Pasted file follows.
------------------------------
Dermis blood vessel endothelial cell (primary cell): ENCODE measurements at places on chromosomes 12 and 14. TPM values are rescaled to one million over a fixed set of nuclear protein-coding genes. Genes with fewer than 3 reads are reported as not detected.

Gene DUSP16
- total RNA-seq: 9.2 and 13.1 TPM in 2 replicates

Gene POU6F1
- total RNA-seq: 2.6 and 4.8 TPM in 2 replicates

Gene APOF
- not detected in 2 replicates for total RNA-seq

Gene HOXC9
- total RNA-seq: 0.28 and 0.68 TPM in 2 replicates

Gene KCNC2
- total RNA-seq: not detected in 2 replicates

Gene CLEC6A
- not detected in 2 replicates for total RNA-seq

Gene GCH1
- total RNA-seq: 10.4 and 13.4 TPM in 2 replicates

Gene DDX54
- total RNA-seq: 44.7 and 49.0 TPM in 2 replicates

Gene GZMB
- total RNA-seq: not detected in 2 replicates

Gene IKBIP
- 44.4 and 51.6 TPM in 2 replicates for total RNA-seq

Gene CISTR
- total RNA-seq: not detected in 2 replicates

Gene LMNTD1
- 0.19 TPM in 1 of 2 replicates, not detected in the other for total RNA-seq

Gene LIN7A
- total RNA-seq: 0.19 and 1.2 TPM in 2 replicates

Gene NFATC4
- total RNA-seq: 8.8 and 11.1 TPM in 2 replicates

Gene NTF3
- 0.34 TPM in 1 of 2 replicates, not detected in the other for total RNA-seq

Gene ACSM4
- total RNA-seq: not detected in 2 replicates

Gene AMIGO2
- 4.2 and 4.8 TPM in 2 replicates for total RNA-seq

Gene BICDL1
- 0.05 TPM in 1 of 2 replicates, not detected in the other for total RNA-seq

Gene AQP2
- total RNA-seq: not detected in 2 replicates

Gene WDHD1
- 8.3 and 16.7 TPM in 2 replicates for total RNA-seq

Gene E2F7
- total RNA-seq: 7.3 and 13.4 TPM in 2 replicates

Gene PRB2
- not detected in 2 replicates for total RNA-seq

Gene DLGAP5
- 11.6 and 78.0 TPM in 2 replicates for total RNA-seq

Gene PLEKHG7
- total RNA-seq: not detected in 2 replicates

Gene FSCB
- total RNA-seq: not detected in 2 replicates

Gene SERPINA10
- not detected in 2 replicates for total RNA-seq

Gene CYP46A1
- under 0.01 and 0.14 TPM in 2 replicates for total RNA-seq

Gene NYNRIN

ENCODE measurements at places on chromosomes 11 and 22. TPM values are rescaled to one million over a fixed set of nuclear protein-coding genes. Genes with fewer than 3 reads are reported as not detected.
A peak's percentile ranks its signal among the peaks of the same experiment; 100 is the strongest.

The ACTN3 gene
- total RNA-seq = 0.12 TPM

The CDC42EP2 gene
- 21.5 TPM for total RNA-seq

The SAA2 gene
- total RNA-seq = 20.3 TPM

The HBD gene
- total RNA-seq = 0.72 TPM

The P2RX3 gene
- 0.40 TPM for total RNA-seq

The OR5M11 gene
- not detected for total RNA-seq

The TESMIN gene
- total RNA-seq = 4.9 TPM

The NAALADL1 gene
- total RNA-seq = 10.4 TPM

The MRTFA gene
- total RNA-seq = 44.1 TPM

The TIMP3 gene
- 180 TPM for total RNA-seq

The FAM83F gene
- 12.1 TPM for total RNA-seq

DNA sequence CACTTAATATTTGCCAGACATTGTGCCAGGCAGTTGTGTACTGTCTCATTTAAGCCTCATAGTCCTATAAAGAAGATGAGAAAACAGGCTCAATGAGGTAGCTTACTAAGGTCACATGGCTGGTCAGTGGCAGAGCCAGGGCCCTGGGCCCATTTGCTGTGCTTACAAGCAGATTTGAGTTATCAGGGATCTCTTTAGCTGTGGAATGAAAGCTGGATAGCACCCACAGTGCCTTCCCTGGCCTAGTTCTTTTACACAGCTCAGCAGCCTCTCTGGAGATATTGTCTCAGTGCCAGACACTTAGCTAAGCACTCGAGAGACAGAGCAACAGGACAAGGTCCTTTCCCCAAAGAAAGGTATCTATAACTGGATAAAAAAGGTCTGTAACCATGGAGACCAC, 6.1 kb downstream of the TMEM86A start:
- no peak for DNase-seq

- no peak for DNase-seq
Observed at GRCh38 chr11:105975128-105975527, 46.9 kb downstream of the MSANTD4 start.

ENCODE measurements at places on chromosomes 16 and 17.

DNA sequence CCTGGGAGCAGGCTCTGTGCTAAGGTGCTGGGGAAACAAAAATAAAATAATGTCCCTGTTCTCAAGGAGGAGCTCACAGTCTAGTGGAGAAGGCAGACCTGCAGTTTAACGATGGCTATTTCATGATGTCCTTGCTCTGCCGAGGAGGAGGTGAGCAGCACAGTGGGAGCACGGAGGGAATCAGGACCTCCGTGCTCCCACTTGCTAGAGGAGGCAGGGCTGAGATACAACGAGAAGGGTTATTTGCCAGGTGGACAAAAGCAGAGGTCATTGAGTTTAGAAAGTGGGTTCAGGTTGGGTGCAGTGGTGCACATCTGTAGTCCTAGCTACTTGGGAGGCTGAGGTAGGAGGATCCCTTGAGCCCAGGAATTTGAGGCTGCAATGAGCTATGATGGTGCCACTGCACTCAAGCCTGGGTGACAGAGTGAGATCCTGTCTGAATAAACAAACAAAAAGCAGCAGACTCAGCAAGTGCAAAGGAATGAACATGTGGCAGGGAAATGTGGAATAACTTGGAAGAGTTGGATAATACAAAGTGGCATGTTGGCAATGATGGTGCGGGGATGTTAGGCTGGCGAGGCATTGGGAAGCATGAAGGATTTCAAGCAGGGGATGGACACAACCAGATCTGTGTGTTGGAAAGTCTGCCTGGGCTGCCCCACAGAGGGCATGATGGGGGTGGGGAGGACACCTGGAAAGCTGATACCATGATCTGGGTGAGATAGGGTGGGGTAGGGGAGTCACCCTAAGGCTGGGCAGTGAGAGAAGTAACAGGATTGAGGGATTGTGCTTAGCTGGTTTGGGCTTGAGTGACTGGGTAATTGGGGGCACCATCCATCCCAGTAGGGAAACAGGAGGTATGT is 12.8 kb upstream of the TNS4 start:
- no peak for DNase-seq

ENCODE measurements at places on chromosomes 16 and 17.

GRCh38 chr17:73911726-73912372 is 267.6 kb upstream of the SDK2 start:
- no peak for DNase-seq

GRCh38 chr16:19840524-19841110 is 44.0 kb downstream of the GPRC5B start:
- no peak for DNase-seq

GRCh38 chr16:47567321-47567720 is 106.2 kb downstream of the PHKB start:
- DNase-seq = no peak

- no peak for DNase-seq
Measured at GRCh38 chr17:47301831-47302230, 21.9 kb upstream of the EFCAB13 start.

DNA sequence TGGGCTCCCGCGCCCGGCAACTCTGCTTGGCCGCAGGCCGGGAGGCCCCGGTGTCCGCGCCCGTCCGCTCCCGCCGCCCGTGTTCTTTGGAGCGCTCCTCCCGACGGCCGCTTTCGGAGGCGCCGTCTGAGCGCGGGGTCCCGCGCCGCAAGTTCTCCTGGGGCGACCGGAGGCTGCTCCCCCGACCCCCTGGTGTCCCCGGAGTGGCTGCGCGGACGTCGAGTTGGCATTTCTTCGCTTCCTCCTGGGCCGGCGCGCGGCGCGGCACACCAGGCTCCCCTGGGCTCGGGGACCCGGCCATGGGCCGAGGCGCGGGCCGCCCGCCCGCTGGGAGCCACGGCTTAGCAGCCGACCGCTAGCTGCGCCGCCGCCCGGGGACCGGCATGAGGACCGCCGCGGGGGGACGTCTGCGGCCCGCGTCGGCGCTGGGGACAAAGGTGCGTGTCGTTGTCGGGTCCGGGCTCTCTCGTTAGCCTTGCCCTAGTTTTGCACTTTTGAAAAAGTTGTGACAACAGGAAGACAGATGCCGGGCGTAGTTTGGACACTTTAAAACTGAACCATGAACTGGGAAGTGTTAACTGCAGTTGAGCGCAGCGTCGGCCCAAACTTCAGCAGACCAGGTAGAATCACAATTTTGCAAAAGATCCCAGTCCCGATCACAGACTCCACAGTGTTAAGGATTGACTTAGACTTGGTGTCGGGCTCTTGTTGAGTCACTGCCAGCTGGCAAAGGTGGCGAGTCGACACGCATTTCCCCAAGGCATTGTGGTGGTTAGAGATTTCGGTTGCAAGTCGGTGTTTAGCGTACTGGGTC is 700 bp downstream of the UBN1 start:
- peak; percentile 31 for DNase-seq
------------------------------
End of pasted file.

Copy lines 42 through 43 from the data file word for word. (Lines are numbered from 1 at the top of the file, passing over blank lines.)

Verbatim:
Gene E2F7
- total RNA-seq: 7.3 and 13.4 TPM in 2 replicates